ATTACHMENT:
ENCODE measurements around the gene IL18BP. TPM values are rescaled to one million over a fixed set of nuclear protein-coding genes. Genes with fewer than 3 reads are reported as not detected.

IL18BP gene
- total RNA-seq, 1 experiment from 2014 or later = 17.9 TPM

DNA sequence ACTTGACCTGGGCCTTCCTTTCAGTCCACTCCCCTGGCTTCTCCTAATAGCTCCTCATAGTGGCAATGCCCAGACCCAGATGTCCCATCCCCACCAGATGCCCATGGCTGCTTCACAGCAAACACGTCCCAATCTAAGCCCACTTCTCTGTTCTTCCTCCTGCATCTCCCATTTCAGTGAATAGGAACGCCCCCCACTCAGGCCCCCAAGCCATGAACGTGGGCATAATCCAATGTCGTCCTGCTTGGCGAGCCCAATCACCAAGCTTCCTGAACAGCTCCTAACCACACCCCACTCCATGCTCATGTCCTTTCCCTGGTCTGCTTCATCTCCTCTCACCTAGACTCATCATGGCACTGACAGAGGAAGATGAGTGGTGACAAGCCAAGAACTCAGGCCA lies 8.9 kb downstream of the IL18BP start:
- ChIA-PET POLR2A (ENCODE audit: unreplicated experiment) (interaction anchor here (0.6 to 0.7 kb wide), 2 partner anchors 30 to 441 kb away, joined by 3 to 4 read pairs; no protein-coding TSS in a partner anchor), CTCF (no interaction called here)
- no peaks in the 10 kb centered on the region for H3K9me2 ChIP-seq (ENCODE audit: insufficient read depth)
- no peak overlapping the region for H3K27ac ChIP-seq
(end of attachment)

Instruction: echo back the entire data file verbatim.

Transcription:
ENCODE measurements around the gene IL18BP. TPM values are rescaled to one million over a fixed set of nuclear protein-coding genes. Genes with fewer than 3 reads are reported as not detected.

IL18BP gene
- total RNA-seq, 1 experiment from 2014 or later = 17.9 TPM

DNA sequence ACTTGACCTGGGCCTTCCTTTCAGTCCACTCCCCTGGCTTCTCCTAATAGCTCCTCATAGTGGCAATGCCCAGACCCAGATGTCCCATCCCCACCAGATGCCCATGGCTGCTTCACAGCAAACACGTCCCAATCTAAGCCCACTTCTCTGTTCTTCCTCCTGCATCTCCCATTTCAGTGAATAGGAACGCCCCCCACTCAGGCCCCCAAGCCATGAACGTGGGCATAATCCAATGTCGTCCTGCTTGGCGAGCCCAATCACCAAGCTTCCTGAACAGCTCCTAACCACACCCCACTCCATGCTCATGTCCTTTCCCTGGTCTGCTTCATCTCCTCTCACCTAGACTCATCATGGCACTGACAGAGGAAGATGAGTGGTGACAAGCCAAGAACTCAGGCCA lies 8.9 kb downstream of the IL18BP start:
- ChIA-PET POLR2A (ENCODE audit: unreplicated experiment) (interaction anchor here (0.6 to 0.7 kb wide), 2 partner anchors 30 to 441 kb away, joined by 3 to 4 read pairs; no protein-coding TSS in a partner anchor), CTCF (no interaction called here)
- no peaks in the 10 kb centered on the region for H3K9me2 ChIP-seq (ENCODE audit: insufficient read depth)
- no peak overlapping the region for H3K27ac ChIP-seq